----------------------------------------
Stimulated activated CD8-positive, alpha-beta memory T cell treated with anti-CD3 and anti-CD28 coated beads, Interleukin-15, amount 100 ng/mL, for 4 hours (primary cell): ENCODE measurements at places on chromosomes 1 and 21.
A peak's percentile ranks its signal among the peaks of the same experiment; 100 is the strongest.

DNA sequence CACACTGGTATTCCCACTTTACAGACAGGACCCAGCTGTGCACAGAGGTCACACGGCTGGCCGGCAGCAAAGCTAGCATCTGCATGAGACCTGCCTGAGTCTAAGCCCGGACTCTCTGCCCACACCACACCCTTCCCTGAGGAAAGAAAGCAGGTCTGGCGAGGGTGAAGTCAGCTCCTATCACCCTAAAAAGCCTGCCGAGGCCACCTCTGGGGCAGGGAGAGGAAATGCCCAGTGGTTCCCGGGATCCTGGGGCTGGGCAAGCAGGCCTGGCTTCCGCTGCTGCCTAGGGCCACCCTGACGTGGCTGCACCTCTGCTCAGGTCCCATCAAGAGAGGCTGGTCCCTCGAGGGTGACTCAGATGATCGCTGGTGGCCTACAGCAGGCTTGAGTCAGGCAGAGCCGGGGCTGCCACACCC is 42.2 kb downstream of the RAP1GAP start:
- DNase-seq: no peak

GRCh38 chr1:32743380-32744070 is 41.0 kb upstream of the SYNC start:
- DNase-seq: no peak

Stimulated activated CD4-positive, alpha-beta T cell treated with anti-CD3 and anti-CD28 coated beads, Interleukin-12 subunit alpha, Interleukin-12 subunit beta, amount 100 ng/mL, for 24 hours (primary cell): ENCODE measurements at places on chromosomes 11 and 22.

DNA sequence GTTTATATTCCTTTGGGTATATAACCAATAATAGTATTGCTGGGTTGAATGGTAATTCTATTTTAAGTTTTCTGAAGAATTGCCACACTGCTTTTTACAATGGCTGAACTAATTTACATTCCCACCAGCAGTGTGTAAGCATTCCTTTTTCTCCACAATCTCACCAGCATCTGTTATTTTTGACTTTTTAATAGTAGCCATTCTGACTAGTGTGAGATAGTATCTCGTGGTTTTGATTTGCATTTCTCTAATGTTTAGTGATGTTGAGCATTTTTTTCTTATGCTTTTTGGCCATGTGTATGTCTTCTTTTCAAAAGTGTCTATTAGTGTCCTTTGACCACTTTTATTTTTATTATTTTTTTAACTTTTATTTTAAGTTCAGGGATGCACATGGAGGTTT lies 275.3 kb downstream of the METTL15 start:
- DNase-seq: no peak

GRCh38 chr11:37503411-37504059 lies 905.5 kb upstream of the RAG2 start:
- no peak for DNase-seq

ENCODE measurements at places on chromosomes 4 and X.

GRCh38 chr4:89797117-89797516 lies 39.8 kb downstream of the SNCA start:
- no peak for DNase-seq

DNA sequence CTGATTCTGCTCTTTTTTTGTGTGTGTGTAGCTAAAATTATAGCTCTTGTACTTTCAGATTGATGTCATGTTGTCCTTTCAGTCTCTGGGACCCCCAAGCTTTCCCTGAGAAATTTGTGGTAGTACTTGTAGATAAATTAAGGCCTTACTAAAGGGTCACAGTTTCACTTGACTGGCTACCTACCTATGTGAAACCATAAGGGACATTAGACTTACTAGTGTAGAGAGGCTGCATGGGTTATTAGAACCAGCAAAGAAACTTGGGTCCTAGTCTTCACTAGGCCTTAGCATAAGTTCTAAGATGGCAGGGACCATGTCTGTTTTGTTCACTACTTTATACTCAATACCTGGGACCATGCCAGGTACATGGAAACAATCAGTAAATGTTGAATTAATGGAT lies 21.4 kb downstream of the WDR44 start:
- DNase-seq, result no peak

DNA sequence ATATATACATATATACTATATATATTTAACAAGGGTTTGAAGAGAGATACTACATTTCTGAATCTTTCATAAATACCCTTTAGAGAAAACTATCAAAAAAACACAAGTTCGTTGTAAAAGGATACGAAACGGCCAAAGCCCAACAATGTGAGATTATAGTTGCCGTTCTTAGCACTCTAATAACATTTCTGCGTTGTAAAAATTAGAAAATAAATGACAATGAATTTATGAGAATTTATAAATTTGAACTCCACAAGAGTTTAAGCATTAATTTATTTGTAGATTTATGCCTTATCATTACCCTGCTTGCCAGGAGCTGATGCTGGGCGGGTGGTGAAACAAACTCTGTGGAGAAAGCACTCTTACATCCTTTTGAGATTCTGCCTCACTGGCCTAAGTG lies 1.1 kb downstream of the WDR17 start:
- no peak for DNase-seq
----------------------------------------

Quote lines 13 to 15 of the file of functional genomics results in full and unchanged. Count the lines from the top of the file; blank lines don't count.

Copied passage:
GRCh38 chr4:89797117-89797516 lies 39.8 kb downstream of the SNCA start:
- no peak for DNase-seq

DNA sequence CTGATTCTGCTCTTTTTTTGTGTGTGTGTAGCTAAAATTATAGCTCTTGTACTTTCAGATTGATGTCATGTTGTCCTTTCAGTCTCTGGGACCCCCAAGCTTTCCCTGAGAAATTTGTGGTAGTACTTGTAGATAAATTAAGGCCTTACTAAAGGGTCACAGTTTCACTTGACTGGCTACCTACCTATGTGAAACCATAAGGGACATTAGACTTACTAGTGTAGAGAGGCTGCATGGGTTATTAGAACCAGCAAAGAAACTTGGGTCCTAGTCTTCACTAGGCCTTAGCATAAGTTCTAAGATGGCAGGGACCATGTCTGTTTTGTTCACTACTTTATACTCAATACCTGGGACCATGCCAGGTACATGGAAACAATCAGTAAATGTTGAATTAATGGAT lies 21.4 kb downstream of the WDR44 start: